Category Archives: Geography

Tampa Bay Bridges

One of the things worth noting is that it would be impossible to get around the area without bridges. On the St. Pete side of Tampa Bay, there are strings of islands that can only be reached by bridges. If you want to travel from St. Pete to Tampa, if you don’t want to spend hours driving around the end of the bay, you’ll need to cross one of Old Tampa Bay’s long bridges. (If you’re flying into Tampa Airport, you’ll see these from the air as you approach.)

Happily, crossing the bridges is quite wonderful. It offers splendid views of the water and whichever city you’re approaching. Depending on the light, it can be absolutely magical.

As with any city, rush hour can be frustrating—but if you’re on vacation, just plan around rush hour. (And if you’re from somewhere like LA, Chicago, or NYC, you probably won’t even recognize Tampa Bay’s rush hour as actually being an issue.)

Heading toward Tampa on the Gandy Bridge

Heading toward Tampa on the Gandy Bridge


The view from the bridge

The view from the bridge

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Tampa Bay: My, How You’ve Changed

My dad was born and raised in St. Petersburg, Florida. As a result, while I was growing up, our family spent a lot of summer vacations visiting dad’s relatives down south. This was long before Walt Disney had even considered building anything in Orlando. We loved the beaches, and I became a world-class shell collector, combing the beaches in the early morning with my dad. But there was always a lot more than just the beaches to enjoy.

A few favorite food memories are associated with these trips. Warm-water lobster was cheap enough that you could feed it to kids. Smoked mullet was one of the best foods imaginable, and they sold it from stands along the road, which made it even more fun. And black bean soup, tostones, and flan at Columbia Restaurant in Ybor City were definite favorites, as well.

On top of the dining, beaches, and relatives, there were wonderful things to see and do on the Gulf side of Florida. We examined raw sponges and the brass-helmeted diving gear of Greek sponge divers in Tarpon Springs, watched entertainers at the Kapok Tree in Clearwater, got fresh seafood in Pass-a-Grille, explored Fort De Soto down on Mullet Key, and delighted in the remarkable museums on the Ringling estate in Sarasota.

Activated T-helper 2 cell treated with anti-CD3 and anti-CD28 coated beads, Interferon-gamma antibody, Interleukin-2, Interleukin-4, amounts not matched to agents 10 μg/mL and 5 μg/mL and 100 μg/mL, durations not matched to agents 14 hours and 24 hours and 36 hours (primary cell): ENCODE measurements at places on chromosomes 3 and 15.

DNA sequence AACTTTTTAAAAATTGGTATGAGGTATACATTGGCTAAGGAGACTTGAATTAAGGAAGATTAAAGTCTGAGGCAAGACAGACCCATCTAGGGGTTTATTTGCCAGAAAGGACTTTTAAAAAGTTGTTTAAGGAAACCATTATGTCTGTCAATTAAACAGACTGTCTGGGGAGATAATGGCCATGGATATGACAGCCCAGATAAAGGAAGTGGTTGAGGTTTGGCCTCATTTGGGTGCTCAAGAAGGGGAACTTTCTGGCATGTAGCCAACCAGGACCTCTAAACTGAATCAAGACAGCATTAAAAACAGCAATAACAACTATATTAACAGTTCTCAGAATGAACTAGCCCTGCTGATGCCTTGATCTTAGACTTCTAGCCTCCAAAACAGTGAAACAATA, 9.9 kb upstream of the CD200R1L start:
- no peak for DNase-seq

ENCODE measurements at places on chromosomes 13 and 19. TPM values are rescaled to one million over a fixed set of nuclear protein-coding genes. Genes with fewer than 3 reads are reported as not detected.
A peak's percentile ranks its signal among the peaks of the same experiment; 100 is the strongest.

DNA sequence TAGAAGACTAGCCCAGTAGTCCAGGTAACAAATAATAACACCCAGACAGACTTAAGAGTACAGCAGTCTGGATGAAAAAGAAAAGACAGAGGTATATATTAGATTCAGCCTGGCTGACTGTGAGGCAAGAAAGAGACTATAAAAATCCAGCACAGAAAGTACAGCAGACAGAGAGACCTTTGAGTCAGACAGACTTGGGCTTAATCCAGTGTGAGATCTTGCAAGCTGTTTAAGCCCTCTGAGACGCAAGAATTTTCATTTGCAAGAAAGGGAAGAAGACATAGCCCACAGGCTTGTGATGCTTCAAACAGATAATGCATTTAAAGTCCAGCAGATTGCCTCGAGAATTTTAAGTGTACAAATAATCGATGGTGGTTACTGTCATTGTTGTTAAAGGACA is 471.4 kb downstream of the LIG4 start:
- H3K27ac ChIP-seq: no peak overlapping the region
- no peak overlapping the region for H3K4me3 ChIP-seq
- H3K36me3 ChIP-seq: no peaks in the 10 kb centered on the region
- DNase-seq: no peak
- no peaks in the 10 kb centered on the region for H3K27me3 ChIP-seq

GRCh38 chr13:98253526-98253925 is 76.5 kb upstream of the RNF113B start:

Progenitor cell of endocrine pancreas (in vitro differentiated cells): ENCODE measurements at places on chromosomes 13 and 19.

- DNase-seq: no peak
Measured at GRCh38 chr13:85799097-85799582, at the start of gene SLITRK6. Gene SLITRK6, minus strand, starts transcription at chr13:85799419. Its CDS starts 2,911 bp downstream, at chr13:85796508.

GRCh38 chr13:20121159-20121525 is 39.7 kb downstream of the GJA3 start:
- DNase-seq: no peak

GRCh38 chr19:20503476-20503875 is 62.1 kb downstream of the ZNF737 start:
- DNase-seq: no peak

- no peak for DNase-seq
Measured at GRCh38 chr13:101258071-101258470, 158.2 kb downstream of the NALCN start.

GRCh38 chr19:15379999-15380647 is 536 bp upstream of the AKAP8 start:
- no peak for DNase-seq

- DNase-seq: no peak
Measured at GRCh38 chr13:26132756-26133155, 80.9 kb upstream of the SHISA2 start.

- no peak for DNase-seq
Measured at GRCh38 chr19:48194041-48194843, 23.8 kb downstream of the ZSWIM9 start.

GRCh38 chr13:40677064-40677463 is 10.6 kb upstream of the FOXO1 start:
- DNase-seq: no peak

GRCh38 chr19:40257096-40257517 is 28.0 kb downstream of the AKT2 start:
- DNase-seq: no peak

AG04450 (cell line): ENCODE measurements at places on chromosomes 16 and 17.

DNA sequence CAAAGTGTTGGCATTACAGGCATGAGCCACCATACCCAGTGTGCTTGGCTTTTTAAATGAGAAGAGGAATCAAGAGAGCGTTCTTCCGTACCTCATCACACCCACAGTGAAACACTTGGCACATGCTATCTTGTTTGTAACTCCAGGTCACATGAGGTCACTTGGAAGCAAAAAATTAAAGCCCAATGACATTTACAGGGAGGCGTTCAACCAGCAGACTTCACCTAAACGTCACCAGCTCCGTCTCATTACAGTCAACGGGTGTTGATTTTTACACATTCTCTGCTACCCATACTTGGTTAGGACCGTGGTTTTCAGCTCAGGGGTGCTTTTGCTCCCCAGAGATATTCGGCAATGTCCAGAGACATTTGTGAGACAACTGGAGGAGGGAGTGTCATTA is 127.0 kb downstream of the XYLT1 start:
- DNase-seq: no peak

Then life got busy, relatives died, other destinations called, and I didn’t get to the Tampa Bay area for decades. I’d been to Miami on business and to Key West with friends, but not to the place where I’d spent so much time growing up–until last month. A writers conference offered an opportunity to find out what had changed and what was the same in the destination of my youth.

The palm trees, banyans, and birds of paradise still made me smile. The red-tiled roofs of older buildings led me to wonder if the reason I fell in love so quickly with Southern California was because of the similarities of architecture and plants that were so familiar to me. I learned that Tarpon Springs was still Greek, Columbia Restaurant still had black bean soup, the Ringling Estate in Sarasota was still a destination, and Pass-a-Grille was still good for seafood–but there were a lot of changes. Roadside stands selling smoked mullet had vanished. In St. Pete, small, old-Florida architecture shared the streets with modern high-rises.

While I missed a few things, I quickly learned that there were new delights, from excellent museums to sensational dining options, mixed in with the old delights of tropical ambiance and lovely beaches. There are a lot more people–but also more air conditioning, which is a good thing.

The conference kept me busy most of the time, but I still managed to fit in a bit of exploring and a fair bit of excellent dining. As a result, it will take a few posts to share all that I experienced.

Old and new blend in downtown St. Pete.

Old and new blend in downtown St. Pete.

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Garlic and Almond Soup with Grapes

When I visited Spain, I found that garlic is a mainstay of Spanish cooking, and is often used with great abandon. I was surprised and delighted to find a variety of garlic soups and garlic sauces. Ajo Blanco is a cold soup–particularly welcome in warm weather–that combines garlic and almonds. The recipe comes from Málaga, in southern Spain. Málaga was founded by the Phoenicians in the 12th century BC, was controlled at various times by the Romans and Visigoths, and was among the first cities to fall to the Moors in 711 AD, when they began their invasion of Spain. Almonds remain one of the main exports from the port of Málaga, and remain an important part of the local cuisine.

A couple of notes about this recipe. I love garlic, and usually look for the fattest cloves I can find, or add more than a recipe requires. However, in this recipe, since the garlic is not cooked, it’s pretty potent, even with three average cloves, so don’t get carried away. Traditionally, this would be made using a mortar and pestle, but a food processor or blender makes the process significantly easier.

And finally, some really good news. Almonds have been shown to lower blood pressure and cholesterol, and may cut the risk of lung cancer, even if you smoke. Throw in the garlic and olive oil that this recipe contains, and this delightful and unusual recipe is almost frighteningly good for you. Enjoy.

Ajo Blanco con Uvas
(Garlic and Almond Soup with Grapes)

5 oz. blanched almonds
3 cloves garlic, peeled
1/2 cup bread crumbs
1 tsp. salt
4 Tbs. olive oil
3 Tbs. red wine vinegar
3 cups ice water
3 dozen seedless green grapes